The Bundeswehr’s International Disaster Assistance
German military personnel provide relief worldwide when people are in need due to natural disasters, serious accidents or epidemics. In this international disaster assistance, the Bundeswehr cooperates closely with governmental and non-governmental partners and relief organisations.
When did the Bundeswehr start providing international disaster assistance?
The Bundeswehr conducted its first armed operations abroad in the 1990s after German reunification. But it has been providing international disaster assistance for much longer: when an earthquake destroyed the Moroccan coastal town of Agadir back in 1960, the German Air Force was there to help. Transport aircraft brought rescue forces and materials to the severely affected region. An airlift was also established for injured people.
Since then, the German armed forces have been deployed to disaster areas to save lives time and again. A few examples:
What does the Bundeswehr’s international disaster assistance entail?
In the event of natural disasters and other major emergencies, the Bundeswehr’s international disaster relief measures ensure the survival of the people affected. For example, it transports food, temporary shelters and medications to the affected areas.
This emergency relief is followed by post-emergency assistance. It aims to allow people in affected regions to help themselves again in the foreseeable future.
Longer-term assistance, on the other hand, falls within the area of responsibility of development assistance agencies and is therefore not the task of the German armed forces.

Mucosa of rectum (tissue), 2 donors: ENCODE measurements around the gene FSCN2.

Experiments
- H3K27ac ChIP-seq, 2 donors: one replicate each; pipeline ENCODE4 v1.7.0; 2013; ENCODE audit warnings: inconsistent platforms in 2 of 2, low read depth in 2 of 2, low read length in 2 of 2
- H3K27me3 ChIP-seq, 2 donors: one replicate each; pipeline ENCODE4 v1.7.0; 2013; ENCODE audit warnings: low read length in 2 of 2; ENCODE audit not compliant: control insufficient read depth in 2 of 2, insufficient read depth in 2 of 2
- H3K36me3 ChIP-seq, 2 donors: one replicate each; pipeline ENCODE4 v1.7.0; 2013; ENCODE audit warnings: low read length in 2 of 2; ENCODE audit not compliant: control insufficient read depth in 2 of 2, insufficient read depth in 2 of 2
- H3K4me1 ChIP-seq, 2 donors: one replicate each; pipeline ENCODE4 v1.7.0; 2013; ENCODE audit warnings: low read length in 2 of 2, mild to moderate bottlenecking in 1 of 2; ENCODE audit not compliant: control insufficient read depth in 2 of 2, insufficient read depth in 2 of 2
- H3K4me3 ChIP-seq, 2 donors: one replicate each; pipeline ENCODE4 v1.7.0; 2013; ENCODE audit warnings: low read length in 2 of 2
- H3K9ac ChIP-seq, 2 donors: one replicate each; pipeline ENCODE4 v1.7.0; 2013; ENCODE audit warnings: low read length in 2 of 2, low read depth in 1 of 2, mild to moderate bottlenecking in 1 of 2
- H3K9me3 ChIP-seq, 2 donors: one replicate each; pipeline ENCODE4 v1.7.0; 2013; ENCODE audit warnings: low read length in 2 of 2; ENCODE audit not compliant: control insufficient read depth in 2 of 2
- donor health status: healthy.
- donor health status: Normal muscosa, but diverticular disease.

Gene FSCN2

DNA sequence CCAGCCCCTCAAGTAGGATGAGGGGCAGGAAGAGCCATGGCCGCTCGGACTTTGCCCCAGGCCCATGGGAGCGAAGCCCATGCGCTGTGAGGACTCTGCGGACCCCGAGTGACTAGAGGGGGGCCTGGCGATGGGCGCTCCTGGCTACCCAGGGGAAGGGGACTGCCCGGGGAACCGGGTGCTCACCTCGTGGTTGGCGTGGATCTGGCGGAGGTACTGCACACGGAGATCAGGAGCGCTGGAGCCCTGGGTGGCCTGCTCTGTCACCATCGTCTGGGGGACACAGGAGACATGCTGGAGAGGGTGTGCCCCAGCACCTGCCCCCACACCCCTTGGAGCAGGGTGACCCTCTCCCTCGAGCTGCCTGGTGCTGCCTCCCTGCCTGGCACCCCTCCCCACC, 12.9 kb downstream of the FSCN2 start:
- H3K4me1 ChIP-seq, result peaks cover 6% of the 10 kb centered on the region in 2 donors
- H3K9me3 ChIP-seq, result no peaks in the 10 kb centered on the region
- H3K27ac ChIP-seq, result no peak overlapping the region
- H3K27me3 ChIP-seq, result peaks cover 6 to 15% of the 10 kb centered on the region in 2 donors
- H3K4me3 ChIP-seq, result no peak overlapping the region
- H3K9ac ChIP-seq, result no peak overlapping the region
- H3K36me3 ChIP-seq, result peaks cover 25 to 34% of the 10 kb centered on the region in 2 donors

How does the Bundeswehr’s international disaster assistance work?
The Bundeswehr provides forces and assets to handle disasters abroad. If local civilian organisations are not yet able to take adequate measures, the armed forces can quickly provide assistance and, for example, employ logistic forces, field engineering, water treatment plants or well-equipped doctors and paramedics at short notice.
Who does the Bundeswehr’s international disaster assistance support?
The Bundeswehr usually cooperates closely with its allies and partner nations in international disaster assistance. It also cooperates with governmental and non-governmental relief organisations such as the German Federal Agency for Technical Relief (THW) or the Red Cross.
How does the Bundeswehr’s international disaster assistance benefit Germany?
First of all, the Bundeswehr’s international disaster assistance saves lives and alleviates acute need. This is the focus of all its relief efforts. But international disaster assistance also serves Germany’s security interests. Famines, for example, cause refugee movements that can destabilise entire regions and generate conflicts. For that reason, the German government has set itself the goal of combating the factors that cause people to flee their homes. Humanitarian assistance – including assistance by the armed forces – works towards this goal.
Who makes decisions on the Bundeswehr’s international disaster assistance?
The provision of humanitarian assistance by servicemen and women is not an armed mission of the Bundeswehr, which the German Bundestag would have to approve by a simple majority in accordance with the Basic Law for the Federal Republic of Germany. A decision by the German government is therefore usually enough to put the Bundeswehr’s international disaster assistance in motion. If, however, the possibility cannot be ruled out that the military personnel will have to use weapons in order to provide assistance, they will be authorised to do so by the German Bundestag with a robust mandate that legitimises the use of weapons.
Military personnel fighting Ebola – one example of the Bundeswehr’s international disaster assistance
The Bundeswehr provided transport aircraft, established an airlift and built a ward for the admission of up to 50 patients. In total, the aircraft transported 825 tonnes of relief supplies, including sacks of rice, medical equipment, ambulances and much more.
The transport flights were carried out for the UNUnited Nations Mission for Ebola Emergency Response (UNMEER), the UNUnited Nations World Food Programme (UNWFP), the UNUnited Nations World Health Organization (UNWHO), the International Children’s Emergency Fund (UNICEF) and the THW.